GCIFF 2015 Highlights

It’s been an incredible year at GCIFF! From record-breaking attendance at the film festival in November, to illuminating film screenings and conversations year-round, we look back at some our our highlights from 2015:

Regina Gil, Executive Director

  • On Veteran’s Day, we offered a free screening of the vintage film The Best Years of Our Lives, a 1946 film about World War II vets returning from the war to try and re-enter their lives. With us, we had several veterans from all past wars and one, aged 92, from WWII, there with his wife, who loved what we were doing and loved the film!
  • A somber note was sounded when on Friday evening November 13th, we were all set to screen the French film The Chef’s Wife, a romantic comedy. That same evening, the terrorists struck in Paris. Conversation following the screening was very special, and I was heartened to have film and comedy bring us together on this night.

Caroline Sorokoff, Festival Director

  • I felt like a rock star hanging with the band Twisted Sister at the US premiere of the new film about their rise to fame. And like true rock stars, we didn’t stick to any schedule, with a post-screening Q&A that went on for 90 minutes and could have lasted longer! It was a great reunion for the band and their original Long Island fans.
  • A personal highlight was talking to Lou Diamond Phillips about musical theater (he was the lead in “The King & I” on Broadway!)

Erika Howard, Associate Director

  • Our screenings of A Ballerina’s Tale and Mind/Game both stood out for the powerful way they impacted our audience. At our premiere of A Ballerina’s Tale, it was wonderful to see so many girls inspired by the life and career of Misty Copeland. Another inspiration was Mind/Game which featured Chamique Holdsclaw, a former WNBA player challenged by her struggles with bipolar disorder. During the post-screening discussion, I was deeply moved by the audience participation—one could see how the film and discussion provided a time of healing.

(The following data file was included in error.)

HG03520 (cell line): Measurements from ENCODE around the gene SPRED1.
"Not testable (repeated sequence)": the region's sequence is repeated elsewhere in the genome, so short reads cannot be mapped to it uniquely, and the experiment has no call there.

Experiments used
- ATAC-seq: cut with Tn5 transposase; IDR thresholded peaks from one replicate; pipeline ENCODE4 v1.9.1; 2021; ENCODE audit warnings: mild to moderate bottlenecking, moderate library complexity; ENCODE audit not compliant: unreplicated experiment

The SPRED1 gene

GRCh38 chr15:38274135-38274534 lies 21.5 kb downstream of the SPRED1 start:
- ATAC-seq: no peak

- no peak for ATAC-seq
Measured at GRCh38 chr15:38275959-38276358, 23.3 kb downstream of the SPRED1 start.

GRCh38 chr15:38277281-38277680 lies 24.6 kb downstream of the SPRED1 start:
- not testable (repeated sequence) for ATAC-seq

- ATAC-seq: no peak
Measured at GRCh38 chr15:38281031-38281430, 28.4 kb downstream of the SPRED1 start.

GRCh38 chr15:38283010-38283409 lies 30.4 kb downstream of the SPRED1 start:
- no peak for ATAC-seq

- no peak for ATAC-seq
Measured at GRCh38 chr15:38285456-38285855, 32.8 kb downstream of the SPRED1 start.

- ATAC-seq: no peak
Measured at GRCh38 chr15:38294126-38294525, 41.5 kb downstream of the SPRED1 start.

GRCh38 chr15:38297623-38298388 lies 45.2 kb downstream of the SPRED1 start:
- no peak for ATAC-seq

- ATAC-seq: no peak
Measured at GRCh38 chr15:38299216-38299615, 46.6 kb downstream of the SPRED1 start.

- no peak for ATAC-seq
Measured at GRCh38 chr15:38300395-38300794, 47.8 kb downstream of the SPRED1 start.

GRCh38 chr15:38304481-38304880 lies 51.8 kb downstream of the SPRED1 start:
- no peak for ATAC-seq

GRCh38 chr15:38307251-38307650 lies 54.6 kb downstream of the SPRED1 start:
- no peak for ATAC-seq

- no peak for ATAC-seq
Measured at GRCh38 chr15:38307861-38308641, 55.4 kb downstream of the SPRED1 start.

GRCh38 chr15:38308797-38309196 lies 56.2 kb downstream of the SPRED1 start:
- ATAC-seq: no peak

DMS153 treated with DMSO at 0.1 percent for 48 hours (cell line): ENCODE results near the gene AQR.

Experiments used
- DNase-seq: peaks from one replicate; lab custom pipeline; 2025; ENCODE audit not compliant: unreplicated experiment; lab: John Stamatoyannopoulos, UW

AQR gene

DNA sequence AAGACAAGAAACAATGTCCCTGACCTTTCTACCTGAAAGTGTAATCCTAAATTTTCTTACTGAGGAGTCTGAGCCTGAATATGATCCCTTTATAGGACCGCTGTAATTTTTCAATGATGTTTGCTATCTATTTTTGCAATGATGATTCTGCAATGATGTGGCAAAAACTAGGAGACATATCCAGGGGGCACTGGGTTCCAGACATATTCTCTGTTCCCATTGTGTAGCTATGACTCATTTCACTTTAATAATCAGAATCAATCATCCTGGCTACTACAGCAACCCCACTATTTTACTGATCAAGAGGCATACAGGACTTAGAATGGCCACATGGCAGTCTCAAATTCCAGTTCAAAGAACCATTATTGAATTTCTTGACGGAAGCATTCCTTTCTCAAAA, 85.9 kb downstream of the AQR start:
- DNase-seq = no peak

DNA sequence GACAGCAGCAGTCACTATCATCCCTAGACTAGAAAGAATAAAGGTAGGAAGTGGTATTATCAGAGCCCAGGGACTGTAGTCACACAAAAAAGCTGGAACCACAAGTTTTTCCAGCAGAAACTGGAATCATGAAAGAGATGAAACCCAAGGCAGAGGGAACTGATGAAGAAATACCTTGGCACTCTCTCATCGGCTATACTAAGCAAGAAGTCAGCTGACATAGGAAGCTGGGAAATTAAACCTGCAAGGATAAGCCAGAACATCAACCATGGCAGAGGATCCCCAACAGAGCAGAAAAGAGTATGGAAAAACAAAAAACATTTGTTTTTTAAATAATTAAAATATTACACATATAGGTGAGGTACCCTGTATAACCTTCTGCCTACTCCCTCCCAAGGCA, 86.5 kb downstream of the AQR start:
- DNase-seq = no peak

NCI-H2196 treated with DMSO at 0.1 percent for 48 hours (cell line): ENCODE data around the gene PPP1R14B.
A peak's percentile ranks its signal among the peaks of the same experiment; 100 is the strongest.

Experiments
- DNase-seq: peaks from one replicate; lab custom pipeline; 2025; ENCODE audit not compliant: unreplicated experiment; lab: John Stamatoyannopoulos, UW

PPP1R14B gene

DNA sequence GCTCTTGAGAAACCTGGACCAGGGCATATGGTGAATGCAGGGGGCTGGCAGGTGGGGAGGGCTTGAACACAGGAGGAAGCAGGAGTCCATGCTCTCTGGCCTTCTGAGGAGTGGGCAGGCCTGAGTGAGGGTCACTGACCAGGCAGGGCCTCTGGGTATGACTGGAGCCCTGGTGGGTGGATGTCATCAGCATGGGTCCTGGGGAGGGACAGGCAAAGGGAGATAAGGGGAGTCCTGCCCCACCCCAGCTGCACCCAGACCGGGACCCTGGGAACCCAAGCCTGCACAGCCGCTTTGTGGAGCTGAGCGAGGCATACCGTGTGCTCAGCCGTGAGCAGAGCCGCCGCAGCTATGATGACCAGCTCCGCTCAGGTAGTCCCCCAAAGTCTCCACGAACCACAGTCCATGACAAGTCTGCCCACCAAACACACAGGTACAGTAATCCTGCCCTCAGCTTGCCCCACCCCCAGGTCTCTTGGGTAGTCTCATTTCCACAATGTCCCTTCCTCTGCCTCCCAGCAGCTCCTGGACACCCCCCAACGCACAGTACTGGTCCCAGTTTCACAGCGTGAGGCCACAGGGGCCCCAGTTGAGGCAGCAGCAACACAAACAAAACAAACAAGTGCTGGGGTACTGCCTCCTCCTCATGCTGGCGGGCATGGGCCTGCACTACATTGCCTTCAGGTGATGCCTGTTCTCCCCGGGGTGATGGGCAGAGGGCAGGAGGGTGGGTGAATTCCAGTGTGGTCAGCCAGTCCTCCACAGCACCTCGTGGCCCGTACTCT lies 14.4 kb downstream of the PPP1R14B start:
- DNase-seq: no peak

Brian Gordon and Rodney Uhler, Film Programmers

  • A highlights from the Furman Film Series was the very warm reception to Albert Maysles’ last documentary Iris. It was a pleasure to spend time with the memorable Iris Apfel (on screen) and to celebrate the legendary Maysles. Our spirited discussion with co-producer Laura Coxson only added to our ability to understand and appreciate these two icons.
  • We had a dance-filled year, starting in January with the captivating Ballet 422. One of the oldest art forms proved still relevant, new and exciting on film, and was further illuminated by the film’s director and producer. And it was wonderful that so many of our audience members were then inspired to catch a performance by the New York City Ballet.
  • Our audience honored some exceptional films and filmmakers this year. Our audience and festival added to the accolades Deniz Gamze Ergüven’s Mustang has been receiving, as it recently became one of the final films shortlisted for the foreign film Academy Award. And it was very special to have both documentary winners—Rick Goldsmith for Mind/Game and Andrew Horn for We Are Twisted F***ing Sister—present at the festival to accept their awards.

Alexandra Gil, Short Films Curator

  • The Young Filmmakers screening was a ton of fun, just seeing how excited the kids were about having their film on the big screen, getting interviewed on the red carpet, and getting to share their incredible work with family and friends. We look forward to continuing this great program for years to come!

Katie Mancher, Festival Associate

  • One of my favorite films we screened this year was Time Out of Mind. With an incredible performance by Richard Gere as a man dealing with homelessness, it was powerful for being so understated. Our audience was truly moved by this film, and also gave back by bringing generous food donations for Long Island’s Interfaith Nutrition Network.